iOS7 includes iCloud Keychain which syncs your stored passwords across devices. Not only that but it also syncs credit card numbers.

The only information I can find about encryption is that they are encrypted with AES-256, with is symmetric key encryption. Given these facts it would seem like it actually will give credit card numbers to an iOS device, that device will decrypt using a password, and then fill in web forms.

So my question is, does this mean that getting a users iOS password now mean you can reclaim all of their credit card details in plaintext, along with all of their site passwords or does Apple have additional security to prevent this?

  • 1
    Your credit card number is all over your browser history anyway (unless you never buy anything on a website). Commented Nov 29, 2013 at 20:18

1 Answer 1


I'm going to break it down into parts, because there are four different storage mechanisms for keychain, providing four attack options to any hacker.

They will go for the weakest one, so you need to get all four right depending how sensitive your keychain contents are.

iOS Keychain Storage

iOS stores keychain data using aes, the question is how is the key generated?

My understanding is the aes key is derived by running the user's passcode or password or through a custom pbkdf2 hardware chipset, that salts the password with a bit of ROM that's unique to every device and only the pbkdf2 chipset can read it.

This ensures it is impossible to access the aes key except by providing the passcode to the actual iOS device that holds the keychain.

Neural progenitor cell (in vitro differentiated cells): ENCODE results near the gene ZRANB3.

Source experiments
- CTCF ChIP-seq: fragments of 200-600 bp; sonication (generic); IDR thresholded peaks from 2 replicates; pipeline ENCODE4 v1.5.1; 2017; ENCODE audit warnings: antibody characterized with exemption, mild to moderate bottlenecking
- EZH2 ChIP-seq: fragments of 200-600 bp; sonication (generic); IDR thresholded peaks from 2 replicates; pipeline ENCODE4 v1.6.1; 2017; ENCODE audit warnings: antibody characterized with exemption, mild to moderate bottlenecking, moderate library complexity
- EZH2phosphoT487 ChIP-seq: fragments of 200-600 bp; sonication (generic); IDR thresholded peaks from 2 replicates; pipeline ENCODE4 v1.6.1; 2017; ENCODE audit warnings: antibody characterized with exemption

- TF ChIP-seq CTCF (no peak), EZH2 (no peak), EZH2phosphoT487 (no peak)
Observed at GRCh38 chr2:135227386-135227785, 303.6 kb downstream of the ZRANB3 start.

The pbkdf2 chipset is also deliberately slow to try and increase the strength of a four digit passcode, but it's still not really good enough and I would suggest using a password instead of a passcode if you really want to be safe.

When the screen is off (and after whatever delay you have set in settings) the aes key for keychain (and other things) is supposed to be deleted from RAM, forcing the pbkdf2 chipset to be used again to access the key. Features like bluetooth low energy and push notifications make me a bit nervous as to how strong this is, since clearly a lot can be done while the phone is locked. I haven't looked into it properly but I'm a bit concerned there might be some access to the aes key even when the phone is locked. Maybe do a full shutdown if you're worried someone might have physical access to your phone (perhaps someone can edit this section if they know more about it than I do?).

I'm not sure how touch id works, I suspect your passcode/password is encrypted using a key that is stored in the A7's "secure enclave" which is just a marketing term for ARM's equivalent of intel's trusted platform module, although arm's implementation is much newer (the A7 is the first chip to implement it AFAIK) and looks to be more robust than intel's technology.